Virginia Bever Platt, a Bowling Green State University history professor for almost 30 years who in retirement was a university trustee known for her outspokenness, died Thursday in Judson Retirement Community, Cleveland, of pneumonia. She was 96.
She had Alzheimer's disease and moved in 1993 from her longtime home on Wallace Avenue in Bowling Green to the retirement community.
She and her husband, Grover Cleveland Platt, also a historian, came to the BGSU history department after World War II. His specialty was European history. Hers was colonial America, from the work of 18th century women to the triangle trade of slaves, sugar, and rum among Africa, the Caribbean, the colonies, and England.
The couple retired together in 1975, years before the then-mandatory retirement age of 70. They believed a new generation should have stewardship of the history department.
"That says they had high respect for education and the continuance of scholarship, for new faculty to come in and give different points of view," said Clif Boutelle, retired BGSU director of public relations, who lived next door to the Platts.
Mrs. Platt was a natural teacher, her daughter, Carolyn, said.
"She was dynamic in the classroom. I've heard that from ex-students of hers," her daughter said. "But she was a researcher. That's really the way she started."
She did research, wrote articles, and presented papers. In addition, Mrs. Platt had courses to teach and family responsibilities.
"I think she would have concentrated more in [research] if circumstances had been different," her daughter said. "But I always had the sense she loved being a teacher. She always said she had a good life."
The couple, longtime world travelers, rode the Trans-Siberian Railway and took a birding expedition in Kenya after they retired. Her husband died May 30, 1982.
Gov. Richard Celeste named Mrs. Platt to a nine-year term as a BGSU trustee in 1984. She was believed then to be the only retired professor serving as a trustee of the university where she had taught.
"She had a good inside view of the needs of the university, and she was not hesitant in expressing those," Mr. Boutelle said.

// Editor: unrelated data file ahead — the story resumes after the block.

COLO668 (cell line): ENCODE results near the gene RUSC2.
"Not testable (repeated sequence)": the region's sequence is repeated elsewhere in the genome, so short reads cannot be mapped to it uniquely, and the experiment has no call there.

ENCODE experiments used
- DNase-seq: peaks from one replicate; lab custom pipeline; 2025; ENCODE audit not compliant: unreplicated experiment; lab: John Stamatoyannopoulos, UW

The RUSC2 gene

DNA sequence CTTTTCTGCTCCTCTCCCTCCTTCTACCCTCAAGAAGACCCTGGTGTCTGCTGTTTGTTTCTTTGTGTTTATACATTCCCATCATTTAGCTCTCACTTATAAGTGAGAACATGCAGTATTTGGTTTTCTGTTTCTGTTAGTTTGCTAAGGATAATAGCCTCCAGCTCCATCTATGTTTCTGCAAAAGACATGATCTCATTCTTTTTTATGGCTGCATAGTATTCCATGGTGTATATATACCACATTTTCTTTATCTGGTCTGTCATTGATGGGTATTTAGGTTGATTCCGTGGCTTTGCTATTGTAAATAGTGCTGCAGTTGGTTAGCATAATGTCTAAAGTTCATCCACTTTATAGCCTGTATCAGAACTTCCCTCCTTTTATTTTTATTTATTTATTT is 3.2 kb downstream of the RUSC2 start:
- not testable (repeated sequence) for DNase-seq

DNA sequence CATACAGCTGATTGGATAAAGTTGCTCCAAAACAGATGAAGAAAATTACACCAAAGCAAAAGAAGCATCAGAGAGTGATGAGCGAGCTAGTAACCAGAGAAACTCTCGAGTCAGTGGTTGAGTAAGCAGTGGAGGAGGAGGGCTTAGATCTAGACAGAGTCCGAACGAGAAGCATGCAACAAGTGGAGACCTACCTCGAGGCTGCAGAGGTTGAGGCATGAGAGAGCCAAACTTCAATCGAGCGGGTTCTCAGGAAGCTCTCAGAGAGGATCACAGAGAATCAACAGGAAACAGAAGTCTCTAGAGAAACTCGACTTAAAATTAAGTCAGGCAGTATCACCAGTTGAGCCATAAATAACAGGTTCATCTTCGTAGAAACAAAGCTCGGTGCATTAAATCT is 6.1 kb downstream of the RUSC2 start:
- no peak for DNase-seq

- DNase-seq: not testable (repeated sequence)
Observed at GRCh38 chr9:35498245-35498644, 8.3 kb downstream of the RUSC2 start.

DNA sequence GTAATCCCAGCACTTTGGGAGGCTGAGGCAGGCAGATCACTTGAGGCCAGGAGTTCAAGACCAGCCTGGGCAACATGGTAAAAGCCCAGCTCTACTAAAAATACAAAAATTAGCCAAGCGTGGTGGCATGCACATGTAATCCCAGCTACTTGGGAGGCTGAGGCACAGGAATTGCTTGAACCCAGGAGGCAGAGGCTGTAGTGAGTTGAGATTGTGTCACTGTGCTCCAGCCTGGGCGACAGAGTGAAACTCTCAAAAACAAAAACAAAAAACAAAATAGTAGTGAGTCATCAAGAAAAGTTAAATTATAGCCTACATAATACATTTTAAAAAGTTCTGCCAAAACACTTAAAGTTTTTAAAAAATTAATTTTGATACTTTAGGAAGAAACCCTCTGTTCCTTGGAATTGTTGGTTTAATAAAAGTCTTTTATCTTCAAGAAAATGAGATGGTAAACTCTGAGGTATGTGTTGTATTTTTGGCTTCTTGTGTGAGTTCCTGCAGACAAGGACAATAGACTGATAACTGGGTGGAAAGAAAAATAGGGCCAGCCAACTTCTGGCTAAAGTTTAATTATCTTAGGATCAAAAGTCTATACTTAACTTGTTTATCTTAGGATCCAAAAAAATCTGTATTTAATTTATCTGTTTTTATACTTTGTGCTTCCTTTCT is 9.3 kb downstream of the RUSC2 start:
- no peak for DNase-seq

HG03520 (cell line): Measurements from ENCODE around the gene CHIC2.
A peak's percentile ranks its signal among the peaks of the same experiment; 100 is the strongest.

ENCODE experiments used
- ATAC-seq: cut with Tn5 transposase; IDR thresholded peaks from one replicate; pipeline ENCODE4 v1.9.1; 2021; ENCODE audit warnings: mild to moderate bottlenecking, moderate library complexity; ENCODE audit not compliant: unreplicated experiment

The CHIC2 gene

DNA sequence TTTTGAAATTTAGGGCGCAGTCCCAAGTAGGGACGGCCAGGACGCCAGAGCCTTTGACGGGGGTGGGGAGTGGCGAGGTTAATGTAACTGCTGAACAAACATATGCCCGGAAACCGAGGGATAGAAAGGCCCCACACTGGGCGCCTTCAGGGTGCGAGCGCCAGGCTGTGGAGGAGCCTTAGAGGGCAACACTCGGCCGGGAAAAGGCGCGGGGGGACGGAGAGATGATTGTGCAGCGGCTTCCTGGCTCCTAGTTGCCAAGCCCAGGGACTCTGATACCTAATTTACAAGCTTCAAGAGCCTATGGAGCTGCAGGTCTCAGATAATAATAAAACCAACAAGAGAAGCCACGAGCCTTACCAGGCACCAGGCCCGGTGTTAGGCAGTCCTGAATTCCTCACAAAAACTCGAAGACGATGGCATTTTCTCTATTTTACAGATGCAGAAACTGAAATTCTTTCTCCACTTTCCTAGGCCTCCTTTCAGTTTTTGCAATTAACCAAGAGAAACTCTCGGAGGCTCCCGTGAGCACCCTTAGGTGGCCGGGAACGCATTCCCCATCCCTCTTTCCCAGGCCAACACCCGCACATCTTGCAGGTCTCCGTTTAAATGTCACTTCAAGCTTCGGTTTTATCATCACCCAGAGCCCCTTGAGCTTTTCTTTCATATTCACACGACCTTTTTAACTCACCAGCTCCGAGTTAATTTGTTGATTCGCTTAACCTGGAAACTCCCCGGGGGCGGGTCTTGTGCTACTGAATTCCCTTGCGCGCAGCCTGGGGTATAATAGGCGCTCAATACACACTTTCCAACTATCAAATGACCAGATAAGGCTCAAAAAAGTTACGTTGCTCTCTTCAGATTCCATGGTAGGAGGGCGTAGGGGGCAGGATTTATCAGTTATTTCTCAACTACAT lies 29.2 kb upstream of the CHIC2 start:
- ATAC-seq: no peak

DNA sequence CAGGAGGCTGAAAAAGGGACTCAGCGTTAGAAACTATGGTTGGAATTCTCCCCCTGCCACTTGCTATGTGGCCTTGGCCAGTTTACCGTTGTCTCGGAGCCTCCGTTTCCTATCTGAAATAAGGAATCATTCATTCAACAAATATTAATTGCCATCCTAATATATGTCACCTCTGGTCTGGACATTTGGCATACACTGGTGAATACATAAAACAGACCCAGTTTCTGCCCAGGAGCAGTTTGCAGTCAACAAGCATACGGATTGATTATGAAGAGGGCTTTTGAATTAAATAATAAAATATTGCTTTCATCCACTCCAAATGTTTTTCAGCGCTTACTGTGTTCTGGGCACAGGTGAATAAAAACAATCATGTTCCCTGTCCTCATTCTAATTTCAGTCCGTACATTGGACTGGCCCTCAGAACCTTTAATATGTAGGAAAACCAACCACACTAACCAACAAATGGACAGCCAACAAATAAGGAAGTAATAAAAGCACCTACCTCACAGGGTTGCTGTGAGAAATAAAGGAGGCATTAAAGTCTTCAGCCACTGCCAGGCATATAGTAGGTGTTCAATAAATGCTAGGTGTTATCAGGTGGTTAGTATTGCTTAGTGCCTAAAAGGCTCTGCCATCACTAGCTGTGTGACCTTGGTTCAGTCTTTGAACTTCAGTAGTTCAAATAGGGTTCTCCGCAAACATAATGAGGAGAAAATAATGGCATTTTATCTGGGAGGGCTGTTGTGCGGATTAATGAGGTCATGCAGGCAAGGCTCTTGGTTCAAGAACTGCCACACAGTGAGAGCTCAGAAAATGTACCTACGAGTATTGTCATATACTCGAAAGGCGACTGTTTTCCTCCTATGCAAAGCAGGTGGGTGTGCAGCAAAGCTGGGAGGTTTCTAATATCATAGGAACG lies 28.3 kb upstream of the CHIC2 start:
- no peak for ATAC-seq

A fellow trustee said, in 1987, that she bordered on being a contrarian, voting no for its own sake. She was one of three votes in 1986 against a raise for then-President Paul Olscamp.
Her insight "was a contribution she made to campus," Mr. Boutelle said. "Faculty would talk to her quite a bit [about] what would help campus. She was a strong voice for academic freedom and the rights of faculty and a strong voice for the university itself."
Indeed, she helped write the charter for the BGSU Faculty Senate, on which she served from 1964 to 1975.
She was accustomed to controversy. She and her husband were anti-Vietnam War activists and were harassed for their stand, their daughter said.
Mrs. Platt grew up in Bellingham, Wash. She finished high school at 14 and had a bachelor's degree by 17. She received a master's degree from the University of California at Berkeley and a doctorate from the State University of Iowa.
Her father was a historian and gardener, and so was she. She always returned from her travel adventures with stories, if even of the people she met on the train.
"She was very open and sharing about her own life and [was] very interested in other people's lives," her daughter said. "[She was] a very principled person, a very loving person, and a very, very smart person. I'm not sure I'll ever understand her because she was very complex. But I'm glad she's been here all this time."
Surviving are her daughters, Carolyn Platt and Phyllis Platt, and a granddaughter.
There will be no public visitation or services.
Arrangements are by the Adams-Mason Memorial Chapel, Akron, and the Cremation Society of Ohio.
The family suggests tributes to the Grover and Virginia Platt Memorial Scholarship Fund at BGSU.
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